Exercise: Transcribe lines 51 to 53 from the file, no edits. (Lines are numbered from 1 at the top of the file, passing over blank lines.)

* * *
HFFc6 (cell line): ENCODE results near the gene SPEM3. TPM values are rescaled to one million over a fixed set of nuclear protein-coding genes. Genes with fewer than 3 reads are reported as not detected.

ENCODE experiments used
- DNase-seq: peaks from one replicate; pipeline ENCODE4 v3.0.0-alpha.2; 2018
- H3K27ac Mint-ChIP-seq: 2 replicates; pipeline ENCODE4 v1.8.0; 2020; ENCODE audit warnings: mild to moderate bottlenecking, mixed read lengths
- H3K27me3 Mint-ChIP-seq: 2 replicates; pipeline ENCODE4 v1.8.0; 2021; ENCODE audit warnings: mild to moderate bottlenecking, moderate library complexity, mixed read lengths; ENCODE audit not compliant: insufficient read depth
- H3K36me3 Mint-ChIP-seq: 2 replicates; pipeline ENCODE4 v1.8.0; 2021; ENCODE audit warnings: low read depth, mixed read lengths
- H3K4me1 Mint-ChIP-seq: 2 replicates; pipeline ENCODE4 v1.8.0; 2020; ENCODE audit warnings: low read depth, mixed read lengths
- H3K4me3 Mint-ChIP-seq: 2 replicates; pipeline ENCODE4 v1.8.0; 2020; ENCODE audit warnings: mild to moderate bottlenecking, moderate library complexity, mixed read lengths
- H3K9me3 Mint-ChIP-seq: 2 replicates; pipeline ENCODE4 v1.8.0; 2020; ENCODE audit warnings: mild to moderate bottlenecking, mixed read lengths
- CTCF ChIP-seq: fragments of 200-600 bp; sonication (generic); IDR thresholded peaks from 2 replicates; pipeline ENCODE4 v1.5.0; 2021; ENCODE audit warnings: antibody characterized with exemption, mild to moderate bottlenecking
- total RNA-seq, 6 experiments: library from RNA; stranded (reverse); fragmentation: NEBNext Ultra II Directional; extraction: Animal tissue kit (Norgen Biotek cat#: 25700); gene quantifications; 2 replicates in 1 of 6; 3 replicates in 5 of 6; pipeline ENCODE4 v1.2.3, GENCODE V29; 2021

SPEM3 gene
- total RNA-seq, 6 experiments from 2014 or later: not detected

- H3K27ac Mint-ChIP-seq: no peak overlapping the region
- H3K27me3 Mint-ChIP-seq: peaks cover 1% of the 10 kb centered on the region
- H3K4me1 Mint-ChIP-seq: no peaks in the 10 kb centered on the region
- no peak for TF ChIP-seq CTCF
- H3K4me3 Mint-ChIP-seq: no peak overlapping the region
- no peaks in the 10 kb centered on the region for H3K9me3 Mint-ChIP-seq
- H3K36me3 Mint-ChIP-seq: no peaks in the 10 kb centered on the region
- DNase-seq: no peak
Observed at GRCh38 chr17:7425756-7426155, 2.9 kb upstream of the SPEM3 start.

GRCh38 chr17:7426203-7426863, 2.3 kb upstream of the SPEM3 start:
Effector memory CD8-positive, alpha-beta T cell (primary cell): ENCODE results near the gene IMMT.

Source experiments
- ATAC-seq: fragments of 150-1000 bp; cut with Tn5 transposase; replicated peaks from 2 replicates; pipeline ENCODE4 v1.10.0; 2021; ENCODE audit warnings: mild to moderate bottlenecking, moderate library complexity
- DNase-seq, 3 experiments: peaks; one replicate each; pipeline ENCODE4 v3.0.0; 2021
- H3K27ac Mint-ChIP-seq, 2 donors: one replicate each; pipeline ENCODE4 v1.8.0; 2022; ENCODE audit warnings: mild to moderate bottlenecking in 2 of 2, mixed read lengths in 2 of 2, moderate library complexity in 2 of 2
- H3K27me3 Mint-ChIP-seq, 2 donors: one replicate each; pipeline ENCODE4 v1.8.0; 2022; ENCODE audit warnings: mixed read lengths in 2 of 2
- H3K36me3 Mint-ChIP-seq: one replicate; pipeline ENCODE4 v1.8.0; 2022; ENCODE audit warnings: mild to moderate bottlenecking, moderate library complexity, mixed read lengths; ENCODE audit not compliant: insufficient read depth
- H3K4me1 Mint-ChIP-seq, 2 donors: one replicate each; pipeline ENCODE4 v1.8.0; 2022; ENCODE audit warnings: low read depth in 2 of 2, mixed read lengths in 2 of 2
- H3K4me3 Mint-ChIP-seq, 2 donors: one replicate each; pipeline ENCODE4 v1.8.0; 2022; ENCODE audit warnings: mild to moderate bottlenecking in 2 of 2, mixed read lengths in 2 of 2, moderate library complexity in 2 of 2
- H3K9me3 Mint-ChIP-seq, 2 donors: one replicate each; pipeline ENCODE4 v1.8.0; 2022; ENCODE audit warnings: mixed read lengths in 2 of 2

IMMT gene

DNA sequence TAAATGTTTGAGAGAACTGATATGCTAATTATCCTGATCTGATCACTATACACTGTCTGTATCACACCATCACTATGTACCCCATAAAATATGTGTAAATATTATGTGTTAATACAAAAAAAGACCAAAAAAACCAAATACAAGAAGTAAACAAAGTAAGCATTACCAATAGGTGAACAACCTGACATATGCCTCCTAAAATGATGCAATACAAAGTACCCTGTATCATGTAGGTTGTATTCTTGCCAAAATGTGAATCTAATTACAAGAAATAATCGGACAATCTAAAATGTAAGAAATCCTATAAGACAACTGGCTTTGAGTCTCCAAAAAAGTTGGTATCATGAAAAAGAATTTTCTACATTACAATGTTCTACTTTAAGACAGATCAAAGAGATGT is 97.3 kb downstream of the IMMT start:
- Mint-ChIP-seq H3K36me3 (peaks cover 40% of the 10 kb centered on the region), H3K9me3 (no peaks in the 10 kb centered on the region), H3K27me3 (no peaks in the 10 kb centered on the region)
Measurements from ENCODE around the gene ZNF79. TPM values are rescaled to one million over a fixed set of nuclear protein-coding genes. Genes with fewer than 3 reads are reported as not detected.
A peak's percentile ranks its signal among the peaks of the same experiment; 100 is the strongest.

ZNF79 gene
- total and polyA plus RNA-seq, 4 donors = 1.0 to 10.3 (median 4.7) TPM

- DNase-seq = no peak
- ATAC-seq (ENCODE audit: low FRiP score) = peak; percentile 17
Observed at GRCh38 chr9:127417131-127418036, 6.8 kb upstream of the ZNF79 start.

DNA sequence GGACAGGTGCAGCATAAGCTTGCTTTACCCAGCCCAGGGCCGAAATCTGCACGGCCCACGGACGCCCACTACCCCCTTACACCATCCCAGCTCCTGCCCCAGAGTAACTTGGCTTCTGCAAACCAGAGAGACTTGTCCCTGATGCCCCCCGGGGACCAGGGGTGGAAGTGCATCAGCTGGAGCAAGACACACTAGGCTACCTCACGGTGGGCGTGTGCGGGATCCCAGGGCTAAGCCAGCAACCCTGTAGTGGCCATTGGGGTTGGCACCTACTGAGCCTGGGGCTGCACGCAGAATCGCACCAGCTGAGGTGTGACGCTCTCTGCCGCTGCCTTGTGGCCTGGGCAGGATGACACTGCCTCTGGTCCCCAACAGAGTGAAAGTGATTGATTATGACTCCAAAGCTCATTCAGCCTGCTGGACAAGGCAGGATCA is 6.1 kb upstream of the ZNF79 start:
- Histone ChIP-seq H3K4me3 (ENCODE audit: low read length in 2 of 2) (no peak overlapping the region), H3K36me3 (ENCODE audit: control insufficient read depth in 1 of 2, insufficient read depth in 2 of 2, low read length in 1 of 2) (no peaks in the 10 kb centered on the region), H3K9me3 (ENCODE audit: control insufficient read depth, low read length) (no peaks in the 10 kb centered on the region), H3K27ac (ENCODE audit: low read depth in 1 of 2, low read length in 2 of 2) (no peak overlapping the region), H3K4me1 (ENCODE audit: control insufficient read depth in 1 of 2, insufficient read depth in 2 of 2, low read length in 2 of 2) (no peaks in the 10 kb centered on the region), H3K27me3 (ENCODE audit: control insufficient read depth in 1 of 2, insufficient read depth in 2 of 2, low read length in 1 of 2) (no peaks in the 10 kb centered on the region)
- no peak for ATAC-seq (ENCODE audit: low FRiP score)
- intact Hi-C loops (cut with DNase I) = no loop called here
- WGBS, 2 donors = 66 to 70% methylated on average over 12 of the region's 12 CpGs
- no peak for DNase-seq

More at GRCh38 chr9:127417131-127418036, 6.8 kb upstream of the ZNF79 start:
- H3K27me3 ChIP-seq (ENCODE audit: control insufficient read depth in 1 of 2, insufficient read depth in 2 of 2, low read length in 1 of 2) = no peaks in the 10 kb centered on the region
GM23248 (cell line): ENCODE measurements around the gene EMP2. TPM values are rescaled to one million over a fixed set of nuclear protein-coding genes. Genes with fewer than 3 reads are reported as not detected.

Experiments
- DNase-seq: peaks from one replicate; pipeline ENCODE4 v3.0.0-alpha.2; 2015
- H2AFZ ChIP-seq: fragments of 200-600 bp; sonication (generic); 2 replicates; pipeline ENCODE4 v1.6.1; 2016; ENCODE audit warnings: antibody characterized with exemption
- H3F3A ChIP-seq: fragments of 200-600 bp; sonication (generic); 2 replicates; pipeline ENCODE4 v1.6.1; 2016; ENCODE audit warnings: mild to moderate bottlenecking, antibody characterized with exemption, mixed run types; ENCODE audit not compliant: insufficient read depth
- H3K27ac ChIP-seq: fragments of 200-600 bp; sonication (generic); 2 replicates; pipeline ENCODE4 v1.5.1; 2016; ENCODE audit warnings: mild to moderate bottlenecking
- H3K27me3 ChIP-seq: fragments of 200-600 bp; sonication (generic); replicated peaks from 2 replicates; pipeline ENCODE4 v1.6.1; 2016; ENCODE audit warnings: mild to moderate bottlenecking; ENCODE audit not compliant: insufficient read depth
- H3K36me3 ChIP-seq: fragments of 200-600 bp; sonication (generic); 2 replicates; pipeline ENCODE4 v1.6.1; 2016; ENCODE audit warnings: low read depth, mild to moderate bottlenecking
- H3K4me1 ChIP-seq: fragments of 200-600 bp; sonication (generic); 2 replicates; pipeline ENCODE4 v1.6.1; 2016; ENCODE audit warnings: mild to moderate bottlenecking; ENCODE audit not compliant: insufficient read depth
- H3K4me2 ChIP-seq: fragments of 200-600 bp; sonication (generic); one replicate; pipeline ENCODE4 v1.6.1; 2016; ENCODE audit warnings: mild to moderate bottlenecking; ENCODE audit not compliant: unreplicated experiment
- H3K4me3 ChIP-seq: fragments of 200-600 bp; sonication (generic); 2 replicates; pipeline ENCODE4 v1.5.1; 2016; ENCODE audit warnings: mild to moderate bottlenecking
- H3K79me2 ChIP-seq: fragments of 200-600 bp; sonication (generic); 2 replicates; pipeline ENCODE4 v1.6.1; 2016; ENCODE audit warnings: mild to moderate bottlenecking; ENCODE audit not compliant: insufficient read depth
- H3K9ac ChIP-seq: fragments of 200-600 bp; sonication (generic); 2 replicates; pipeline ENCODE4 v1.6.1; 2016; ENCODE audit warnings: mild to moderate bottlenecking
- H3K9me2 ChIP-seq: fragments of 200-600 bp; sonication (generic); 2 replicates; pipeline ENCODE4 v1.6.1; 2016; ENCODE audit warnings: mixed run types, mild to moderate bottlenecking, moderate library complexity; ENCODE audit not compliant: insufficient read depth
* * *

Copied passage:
- H3K27me3 ChIP-seq (ENCODE audit: control insufficient read depth in 1 of 2, insufficient read depth in 2 of 2, low read length in 1 of 2) = no peaks in the 10 kb centered on the region
GM23248 (cell line): ENCODE measurements around the gene EMP2. TPM values are rescaled to one million over a fixed set of nuclear protein-coding genes. Genes with fewer than 3 reads are reported as not detected.

Experiments